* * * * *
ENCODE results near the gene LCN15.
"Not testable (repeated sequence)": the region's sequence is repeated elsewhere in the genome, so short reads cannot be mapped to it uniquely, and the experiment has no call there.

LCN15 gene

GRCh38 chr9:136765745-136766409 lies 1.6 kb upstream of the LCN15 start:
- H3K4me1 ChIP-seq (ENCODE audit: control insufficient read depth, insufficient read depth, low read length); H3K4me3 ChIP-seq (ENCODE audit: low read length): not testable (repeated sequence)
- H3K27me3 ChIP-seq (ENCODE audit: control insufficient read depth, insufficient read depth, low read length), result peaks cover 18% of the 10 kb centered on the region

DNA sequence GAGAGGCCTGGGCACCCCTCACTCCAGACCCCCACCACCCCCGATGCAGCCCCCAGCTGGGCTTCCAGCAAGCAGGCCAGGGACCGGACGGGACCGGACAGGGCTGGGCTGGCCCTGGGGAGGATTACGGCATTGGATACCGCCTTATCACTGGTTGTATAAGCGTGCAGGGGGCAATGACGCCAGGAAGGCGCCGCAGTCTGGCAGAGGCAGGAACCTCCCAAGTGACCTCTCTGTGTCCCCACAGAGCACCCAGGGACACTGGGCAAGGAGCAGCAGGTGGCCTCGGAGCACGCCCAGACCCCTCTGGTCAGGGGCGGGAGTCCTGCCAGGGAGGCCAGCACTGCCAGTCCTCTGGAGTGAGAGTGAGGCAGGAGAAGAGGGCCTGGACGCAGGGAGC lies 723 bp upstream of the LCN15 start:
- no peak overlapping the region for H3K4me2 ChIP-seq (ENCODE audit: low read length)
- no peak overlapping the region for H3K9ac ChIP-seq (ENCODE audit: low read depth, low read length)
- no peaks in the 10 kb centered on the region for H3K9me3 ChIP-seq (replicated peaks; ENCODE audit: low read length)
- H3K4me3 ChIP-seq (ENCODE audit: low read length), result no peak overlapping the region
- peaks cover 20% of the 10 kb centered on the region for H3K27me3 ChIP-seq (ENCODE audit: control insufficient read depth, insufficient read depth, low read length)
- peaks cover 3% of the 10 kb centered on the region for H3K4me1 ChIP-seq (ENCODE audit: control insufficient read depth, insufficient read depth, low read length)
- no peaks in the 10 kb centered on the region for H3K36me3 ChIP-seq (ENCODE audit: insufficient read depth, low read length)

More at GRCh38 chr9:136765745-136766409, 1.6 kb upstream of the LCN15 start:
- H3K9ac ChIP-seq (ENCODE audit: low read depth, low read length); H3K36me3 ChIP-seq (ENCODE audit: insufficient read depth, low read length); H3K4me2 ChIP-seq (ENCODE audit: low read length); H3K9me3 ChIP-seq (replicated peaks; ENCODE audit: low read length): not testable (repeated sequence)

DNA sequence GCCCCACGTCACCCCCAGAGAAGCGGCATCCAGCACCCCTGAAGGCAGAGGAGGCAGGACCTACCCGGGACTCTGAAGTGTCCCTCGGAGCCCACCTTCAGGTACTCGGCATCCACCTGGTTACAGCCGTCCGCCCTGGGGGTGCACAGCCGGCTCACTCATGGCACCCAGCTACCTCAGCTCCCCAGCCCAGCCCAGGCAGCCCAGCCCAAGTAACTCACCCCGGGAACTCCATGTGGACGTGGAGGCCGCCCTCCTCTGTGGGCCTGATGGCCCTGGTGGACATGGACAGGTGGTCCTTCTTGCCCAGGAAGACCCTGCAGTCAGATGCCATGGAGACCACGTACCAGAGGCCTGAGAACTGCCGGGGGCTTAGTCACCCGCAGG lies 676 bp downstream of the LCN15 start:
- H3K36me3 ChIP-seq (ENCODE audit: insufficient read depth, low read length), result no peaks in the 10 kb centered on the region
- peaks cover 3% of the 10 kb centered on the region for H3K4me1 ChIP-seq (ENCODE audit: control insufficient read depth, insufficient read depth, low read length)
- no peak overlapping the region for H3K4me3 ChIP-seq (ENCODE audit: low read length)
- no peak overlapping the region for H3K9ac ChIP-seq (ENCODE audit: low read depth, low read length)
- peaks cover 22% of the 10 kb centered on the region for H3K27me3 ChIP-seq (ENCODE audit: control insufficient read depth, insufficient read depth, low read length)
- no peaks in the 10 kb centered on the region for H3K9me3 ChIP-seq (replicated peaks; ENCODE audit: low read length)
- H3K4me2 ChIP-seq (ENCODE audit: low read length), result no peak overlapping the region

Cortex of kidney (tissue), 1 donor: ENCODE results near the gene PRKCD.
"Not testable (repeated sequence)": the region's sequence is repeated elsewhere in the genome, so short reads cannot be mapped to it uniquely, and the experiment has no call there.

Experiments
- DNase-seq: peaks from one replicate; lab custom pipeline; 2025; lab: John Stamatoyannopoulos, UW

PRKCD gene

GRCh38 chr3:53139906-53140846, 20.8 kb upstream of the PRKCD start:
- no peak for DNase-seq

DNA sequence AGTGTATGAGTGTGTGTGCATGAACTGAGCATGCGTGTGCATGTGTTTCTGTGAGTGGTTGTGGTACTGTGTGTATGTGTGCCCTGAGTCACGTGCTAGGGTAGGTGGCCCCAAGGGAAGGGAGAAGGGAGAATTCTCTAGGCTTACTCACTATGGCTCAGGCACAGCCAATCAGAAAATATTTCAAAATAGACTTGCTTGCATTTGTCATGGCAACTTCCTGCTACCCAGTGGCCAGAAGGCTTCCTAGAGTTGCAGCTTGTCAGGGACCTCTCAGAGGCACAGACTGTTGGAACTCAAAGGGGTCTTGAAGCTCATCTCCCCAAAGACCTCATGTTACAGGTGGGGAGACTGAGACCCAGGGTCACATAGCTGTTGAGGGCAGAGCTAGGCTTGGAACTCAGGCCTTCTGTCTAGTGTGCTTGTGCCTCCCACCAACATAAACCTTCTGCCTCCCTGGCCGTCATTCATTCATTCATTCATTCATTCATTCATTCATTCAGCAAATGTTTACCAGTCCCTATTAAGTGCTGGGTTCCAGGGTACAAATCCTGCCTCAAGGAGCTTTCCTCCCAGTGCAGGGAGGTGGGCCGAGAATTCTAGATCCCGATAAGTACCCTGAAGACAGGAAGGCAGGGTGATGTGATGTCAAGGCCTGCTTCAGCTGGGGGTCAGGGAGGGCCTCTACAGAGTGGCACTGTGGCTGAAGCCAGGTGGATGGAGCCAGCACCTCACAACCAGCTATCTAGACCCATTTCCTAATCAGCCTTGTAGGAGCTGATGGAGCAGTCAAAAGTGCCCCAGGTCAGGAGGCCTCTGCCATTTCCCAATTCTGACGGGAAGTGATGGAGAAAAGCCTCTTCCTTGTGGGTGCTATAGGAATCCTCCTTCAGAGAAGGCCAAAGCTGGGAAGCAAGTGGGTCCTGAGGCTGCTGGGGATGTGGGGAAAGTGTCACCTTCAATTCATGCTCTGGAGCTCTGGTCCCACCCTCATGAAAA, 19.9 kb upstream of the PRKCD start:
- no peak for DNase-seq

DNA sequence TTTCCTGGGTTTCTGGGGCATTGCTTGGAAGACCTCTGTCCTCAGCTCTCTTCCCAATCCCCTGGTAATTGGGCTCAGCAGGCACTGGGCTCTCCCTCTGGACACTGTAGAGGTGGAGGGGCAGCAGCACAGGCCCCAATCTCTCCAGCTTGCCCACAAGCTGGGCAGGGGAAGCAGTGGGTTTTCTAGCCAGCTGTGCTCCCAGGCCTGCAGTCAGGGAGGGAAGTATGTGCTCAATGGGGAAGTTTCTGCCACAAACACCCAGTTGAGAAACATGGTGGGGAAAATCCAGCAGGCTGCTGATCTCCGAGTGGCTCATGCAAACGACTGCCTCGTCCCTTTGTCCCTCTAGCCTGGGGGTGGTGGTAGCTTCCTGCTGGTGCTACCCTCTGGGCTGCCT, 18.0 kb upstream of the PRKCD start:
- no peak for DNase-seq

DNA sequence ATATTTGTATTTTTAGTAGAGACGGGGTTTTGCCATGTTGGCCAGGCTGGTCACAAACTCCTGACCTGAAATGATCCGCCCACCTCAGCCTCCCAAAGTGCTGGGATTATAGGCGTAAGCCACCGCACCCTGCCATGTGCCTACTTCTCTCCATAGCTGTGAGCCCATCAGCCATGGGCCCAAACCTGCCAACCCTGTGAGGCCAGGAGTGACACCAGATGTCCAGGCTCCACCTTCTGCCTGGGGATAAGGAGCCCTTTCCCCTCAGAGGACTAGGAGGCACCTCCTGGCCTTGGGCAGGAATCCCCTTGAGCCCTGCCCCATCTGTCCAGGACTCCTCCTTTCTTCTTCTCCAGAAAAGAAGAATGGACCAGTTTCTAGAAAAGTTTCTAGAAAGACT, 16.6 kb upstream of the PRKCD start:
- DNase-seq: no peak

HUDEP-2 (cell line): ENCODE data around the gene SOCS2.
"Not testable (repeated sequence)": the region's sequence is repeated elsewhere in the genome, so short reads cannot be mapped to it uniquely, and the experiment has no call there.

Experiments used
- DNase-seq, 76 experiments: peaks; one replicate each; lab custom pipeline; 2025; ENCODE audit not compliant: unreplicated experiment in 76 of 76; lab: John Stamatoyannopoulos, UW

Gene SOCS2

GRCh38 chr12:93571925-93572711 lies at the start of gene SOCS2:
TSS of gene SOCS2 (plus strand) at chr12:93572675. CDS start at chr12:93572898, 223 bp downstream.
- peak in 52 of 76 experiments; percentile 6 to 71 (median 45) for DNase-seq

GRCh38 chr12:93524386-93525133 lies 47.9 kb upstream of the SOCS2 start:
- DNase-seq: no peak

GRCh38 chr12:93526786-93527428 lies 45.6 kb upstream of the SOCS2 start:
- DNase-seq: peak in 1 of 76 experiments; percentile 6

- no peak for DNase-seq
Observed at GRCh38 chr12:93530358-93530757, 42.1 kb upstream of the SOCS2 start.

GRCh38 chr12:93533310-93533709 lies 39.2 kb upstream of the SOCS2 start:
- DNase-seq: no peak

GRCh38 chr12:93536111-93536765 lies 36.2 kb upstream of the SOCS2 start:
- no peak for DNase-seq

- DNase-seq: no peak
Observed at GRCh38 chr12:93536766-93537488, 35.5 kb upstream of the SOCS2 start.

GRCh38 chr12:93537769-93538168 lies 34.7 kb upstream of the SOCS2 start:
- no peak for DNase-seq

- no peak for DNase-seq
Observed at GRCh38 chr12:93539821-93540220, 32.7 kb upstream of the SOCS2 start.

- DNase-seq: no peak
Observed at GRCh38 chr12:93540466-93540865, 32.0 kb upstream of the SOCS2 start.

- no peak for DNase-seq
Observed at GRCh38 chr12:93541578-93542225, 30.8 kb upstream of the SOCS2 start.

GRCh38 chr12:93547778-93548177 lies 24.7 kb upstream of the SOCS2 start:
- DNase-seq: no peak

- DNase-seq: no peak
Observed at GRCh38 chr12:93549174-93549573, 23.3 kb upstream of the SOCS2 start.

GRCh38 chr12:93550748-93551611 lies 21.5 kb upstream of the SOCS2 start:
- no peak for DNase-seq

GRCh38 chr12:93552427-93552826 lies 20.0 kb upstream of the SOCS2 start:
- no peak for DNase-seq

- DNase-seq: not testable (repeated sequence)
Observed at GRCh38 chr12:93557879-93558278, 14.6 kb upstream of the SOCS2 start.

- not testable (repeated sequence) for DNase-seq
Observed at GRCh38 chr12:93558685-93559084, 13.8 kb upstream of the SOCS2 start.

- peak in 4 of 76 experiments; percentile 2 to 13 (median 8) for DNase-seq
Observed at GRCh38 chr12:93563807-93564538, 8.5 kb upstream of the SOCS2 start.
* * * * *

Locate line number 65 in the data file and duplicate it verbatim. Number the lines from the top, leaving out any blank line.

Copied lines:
Observed at GRCh38 chr12:93541578-93542225, 30.8 kb upstream of the SOCS2 start.